A low carb high fat (LCHF) lifestyle/diet doesn’t totally remove all the carbohydrates (carbs) from your diet. It reduces them to a small amount. However, some people go the “whole hog” and reduce their carb intake to next to nothing (<30g) and rely on a metabolic state called ketosis to fuel the bodies needs. The evidence suggests that a low carb ketogenic diet is very effective for weight loss. Some believe weight loss is caused from a reduced caloric intake (due to satiety from protein consumption) whereas others contend it is due to a more advantageous metabolic state. For those not worried in the science of how it works, the result is the same – WEIGHT LOSS.
The type of food from which you get your carbs are as important as the amount you consume. For a typical LCHF diet you look to get your carbs from vegetables, fruits and some low GI pulses in the form of kidney beans, lentils, chickpeas, etc. Low GI is important as a higher GI carb will induce a higher insulin release. Higher amounts of insulin released will reduce the fat burning capability. The amount you consume is very much an individualised decision based on your goals and needs. Someone wanting to lose a few pounds may include more carbs in their diet than someone wanting to maximally improve endurance performance.
Before starting the LCHF diet, I had a normal healthy diet . Typically 3 square meals with healthy snacks. No sugary drinks, sweets, cereals, white bread, chocolate (very rarely). Breakfast usually consisted of fruit, porridge, toast, eggs, or a variety of these. Lunch was salads from time to time, but mainly wholegrain brown sandwiches, with a variety of fillings. I practically lived on sandwiches and used them as my go to filler. Dinner consisted of either a pasta, rice or potato dish with meat and veg. Evening snacks were again “the sandwich”.
To go LCHF, I didn’t have to change too much. However it was still a challenge. There are a couple of different ways to begin a LCHF lifestyle. One way is to make gradual changes over a long period of time (4-6 weeks). Another is to go cold turkey and cut out all forms of carbs for two weeks and then gradually introduce the unrefined whole food carbs mentioned above. For me I chose the latter route.
The initial three days were tough with withdrawal symptoms manifesting in the form of hunger no matter how much I ate. Added to this I cook for the family who were not included in this experiment of mine. Preparing and cooking the food I wanted but denied myself was mentally self-inflicted torture. For those out there that have undertaken various diets, I felt your pain! I have never had or felt the need to diet before. For me this is not about weight loss, but rather increasing performance.
On the fourth day I began to feel more like myself again. The hunger no longer nagged at me. From then on I took it each day as it came until two weeks had passed. I then slowly added in some carb containing foods to monitor their effects if any. The only food that gave me a problem was pasta. I felt bloated and my stomach was unwell for the whole day afterwards. In spite of pasta being the only food that gave me discomfort, I decided to stay on the routine I was in. After only two weeks I didn’t want to go back. This short two week test gave me a glimpse of what it was like on a LCHF diet. I certainly got the impression that it was sustainable.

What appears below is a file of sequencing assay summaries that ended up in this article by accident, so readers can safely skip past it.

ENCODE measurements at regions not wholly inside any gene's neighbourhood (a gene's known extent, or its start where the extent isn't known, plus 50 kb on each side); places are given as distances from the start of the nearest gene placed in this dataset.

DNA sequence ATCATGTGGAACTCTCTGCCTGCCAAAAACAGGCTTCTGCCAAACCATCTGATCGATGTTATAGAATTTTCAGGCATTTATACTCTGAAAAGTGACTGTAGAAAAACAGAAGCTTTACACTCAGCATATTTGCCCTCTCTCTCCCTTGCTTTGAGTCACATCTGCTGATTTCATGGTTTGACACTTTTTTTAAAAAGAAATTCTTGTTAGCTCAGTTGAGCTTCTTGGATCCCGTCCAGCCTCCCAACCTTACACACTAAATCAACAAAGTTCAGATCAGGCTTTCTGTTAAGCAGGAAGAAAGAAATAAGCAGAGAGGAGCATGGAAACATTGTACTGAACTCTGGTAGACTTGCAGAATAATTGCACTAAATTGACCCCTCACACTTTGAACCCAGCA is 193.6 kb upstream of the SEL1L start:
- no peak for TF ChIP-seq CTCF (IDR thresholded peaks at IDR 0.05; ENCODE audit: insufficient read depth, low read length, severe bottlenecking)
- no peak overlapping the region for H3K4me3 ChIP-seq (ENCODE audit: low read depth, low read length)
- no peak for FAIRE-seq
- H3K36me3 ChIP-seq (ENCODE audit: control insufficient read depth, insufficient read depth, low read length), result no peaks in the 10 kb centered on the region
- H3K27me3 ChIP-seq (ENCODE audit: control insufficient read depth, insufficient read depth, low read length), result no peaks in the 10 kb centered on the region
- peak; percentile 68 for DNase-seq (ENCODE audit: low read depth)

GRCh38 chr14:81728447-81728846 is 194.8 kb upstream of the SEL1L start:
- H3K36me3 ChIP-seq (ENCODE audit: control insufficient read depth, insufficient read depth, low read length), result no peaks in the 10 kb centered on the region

Most advocates of a LCHF diet such as Dr. Stephen Phinney, contend that it takes up to 6 months to become totally fat adapted. Four months have passed since I began (I sound like I’m in rehab) the LCHF lifestyle and I have noticed a few changes in myself. I have more energy, never feel bloated after meals, rarely hungry, my recovery has improved and I have a new level of concentration. My vegetable intake and variety has probably trebled which is never a bad thing. I ate veg before but was never a lover of them. I kind of ate them because I knew they were good for me. Now I would eat a bowl of broccoli, cauliflower, kale, cabbage, peas, whatever vegetable, on their own. What I believe is, my body no longer needs or wants refined carbohydrates. It fuels its self on fat, protein and a small amount of whole food unrefined carbohydrates. My taste in food has changed and subconsciously my brain is letting me know which foods are more beneficial for me.
In the following clip, Dr. Aseem Malhotra, a UK Cardiologist on BBC Breakfast explains why not to fear fat and why the NHS has failed the public with their national dietry guidelines.
Dr. Malhotra is a low sugar high fat advocate and was recently asked to speak at the British Parliament in relation to the negative effects of sugar and a possible implementation of a sugar tax. Leo Varadkar, Minister for Health, announced today that he is considering a similar tax here in Ireland. Malhotra takes an evidence based approach to highlighting the dangers of the modern, western high carbohydrate/sugar diet. Food for thought!
In my next blog I will show some trends that have occurred in my training since the LCHF introduction. I will also plot some of this data against previous data non LCHF.